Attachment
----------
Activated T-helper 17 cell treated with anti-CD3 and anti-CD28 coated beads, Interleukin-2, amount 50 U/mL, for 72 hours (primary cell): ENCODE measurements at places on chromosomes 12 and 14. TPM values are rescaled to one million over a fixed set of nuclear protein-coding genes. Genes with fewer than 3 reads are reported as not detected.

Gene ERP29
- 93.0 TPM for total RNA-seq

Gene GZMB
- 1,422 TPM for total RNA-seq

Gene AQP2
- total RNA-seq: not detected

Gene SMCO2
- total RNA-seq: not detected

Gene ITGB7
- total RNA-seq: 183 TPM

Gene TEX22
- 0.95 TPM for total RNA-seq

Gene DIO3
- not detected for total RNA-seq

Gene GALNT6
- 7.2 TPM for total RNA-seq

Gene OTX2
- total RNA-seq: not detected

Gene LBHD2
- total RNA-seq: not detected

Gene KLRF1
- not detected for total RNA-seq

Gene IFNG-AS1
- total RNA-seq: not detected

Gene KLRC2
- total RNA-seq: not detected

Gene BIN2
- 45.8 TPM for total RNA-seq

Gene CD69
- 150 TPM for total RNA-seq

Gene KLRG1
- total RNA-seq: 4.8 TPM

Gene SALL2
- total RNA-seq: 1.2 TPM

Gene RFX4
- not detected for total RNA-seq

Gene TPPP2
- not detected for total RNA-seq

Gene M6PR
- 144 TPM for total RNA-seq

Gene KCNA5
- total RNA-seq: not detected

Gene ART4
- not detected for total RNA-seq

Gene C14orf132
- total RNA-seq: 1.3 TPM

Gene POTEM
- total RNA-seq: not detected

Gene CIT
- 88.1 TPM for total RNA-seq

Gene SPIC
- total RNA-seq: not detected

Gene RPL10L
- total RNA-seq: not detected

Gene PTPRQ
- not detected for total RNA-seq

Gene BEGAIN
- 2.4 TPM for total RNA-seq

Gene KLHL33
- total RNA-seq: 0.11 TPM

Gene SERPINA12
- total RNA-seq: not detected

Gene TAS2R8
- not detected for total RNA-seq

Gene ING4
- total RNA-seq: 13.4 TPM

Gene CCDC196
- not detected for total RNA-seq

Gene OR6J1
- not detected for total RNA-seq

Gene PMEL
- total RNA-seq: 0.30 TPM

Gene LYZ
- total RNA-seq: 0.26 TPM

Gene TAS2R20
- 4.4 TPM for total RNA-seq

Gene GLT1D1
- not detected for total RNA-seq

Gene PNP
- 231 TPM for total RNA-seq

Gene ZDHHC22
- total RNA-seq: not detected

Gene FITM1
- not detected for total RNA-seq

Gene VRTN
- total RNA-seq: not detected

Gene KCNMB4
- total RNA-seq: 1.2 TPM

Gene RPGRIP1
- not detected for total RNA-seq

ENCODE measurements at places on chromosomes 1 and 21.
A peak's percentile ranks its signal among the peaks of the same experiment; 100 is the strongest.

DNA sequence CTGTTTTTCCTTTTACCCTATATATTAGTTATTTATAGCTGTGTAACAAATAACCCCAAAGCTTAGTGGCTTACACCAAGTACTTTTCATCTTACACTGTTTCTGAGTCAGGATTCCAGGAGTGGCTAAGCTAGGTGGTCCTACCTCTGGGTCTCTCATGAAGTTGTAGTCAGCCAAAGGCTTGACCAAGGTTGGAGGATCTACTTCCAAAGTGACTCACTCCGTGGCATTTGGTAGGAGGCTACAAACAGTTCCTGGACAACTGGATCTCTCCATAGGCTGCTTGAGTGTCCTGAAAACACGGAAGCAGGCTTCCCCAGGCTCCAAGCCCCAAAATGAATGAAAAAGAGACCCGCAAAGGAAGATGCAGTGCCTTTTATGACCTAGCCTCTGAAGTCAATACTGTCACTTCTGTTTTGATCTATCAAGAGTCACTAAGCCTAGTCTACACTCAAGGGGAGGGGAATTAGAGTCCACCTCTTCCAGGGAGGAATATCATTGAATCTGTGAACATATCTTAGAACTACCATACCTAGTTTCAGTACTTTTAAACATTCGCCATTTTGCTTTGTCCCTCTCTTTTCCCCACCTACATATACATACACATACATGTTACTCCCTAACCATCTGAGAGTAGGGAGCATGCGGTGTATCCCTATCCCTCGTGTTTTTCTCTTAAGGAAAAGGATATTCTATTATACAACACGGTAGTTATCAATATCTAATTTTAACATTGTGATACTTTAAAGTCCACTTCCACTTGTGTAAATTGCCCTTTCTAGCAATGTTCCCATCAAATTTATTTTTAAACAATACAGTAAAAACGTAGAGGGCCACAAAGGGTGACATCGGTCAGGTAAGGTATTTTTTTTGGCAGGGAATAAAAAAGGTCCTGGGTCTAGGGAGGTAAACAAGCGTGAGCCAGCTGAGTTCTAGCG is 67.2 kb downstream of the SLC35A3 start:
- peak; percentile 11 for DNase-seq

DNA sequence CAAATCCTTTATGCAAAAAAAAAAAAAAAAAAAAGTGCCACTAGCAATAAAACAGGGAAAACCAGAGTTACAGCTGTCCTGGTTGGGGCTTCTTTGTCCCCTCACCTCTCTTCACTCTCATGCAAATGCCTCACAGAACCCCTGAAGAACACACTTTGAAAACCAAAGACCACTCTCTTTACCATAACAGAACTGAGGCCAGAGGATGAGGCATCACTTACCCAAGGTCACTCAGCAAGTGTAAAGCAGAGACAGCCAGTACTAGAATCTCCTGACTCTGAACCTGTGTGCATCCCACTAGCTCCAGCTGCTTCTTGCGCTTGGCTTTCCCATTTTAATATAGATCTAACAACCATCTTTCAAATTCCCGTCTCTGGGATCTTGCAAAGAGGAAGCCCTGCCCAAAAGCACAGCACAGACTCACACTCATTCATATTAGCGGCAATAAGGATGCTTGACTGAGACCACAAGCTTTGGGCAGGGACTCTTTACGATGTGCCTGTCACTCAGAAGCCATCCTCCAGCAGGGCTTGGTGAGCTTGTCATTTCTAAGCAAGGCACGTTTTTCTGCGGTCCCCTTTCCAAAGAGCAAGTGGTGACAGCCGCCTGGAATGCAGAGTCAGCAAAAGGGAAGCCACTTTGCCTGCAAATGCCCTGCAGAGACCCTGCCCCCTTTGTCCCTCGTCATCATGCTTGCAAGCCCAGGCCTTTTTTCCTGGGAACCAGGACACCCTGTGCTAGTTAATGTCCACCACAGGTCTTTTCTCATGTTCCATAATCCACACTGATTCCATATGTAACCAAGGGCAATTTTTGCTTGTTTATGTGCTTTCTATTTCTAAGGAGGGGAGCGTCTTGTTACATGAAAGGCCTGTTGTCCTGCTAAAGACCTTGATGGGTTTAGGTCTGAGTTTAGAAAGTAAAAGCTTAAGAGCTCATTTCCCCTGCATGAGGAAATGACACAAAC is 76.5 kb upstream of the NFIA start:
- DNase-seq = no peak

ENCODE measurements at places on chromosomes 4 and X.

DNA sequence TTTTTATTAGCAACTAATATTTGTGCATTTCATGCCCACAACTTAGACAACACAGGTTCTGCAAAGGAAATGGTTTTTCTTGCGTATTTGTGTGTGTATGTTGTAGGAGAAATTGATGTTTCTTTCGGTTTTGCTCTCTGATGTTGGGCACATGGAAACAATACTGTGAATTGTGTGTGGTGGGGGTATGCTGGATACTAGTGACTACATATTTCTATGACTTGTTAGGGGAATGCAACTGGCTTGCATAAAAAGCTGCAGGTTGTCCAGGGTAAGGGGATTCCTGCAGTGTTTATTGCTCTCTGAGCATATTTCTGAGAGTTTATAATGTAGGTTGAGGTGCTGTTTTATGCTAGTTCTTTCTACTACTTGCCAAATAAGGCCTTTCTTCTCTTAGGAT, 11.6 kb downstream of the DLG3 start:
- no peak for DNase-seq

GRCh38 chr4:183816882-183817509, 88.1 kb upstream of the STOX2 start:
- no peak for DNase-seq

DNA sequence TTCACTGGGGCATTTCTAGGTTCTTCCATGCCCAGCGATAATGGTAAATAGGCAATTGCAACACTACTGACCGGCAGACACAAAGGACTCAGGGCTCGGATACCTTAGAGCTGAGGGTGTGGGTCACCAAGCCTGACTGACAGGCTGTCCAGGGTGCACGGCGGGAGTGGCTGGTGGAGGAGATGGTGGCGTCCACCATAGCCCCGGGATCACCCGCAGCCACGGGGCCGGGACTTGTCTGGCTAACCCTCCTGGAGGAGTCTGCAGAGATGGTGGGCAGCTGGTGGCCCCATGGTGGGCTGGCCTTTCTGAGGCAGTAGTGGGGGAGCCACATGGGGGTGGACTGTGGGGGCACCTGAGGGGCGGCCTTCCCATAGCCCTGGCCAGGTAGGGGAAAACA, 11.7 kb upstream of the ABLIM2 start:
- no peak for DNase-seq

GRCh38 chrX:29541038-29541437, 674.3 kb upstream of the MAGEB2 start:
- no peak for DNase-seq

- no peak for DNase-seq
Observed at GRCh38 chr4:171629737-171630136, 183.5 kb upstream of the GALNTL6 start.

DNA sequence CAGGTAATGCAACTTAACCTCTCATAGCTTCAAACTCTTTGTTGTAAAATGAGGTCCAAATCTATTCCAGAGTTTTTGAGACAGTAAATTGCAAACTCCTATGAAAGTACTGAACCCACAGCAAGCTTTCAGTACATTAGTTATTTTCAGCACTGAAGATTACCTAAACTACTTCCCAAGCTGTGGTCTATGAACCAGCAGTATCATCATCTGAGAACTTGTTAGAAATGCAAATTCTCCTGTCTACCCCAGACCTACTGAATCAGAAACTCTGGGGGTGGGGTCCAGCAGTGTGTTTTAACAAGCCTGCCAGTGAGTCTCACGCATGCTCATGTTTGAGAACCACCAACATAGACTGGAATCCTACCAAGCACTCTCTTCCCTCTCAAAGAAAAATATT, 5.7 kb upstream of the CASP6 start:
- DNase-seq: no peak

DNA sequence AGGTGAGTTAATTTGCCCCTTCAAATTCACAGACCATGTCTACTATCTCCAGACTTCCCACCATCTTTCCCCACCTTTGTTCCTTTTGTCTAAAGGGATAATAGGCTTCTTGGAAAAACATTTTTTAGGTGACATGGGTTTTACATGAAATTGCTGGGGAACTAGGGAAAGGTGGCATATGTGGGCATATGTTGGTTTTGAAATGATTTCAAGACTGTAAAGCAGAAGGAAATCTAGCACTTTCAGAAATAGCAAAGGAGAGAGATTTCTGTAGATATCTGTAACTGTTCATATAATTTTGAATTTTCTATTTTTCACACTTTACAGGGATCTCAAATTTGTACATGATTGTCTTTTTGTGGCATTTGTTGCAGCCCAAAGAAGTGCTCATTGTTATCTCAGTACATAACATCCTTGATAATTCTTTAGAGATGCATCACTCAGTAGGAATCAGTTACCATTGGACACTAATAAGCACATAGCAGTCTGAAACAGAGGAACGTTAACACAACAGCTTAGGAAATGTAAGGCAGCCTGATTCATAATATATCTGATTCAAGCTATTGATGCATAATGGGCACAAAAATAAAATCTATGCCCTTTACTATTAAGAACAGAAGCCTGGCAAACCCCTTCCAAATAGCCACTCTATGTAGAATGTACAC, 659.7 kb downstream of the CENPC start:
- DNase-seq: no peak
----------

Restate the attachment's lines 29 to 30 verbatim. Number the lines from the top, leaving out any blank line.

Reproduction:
- 45.8 TPM for total RNA-seq

Gene CD69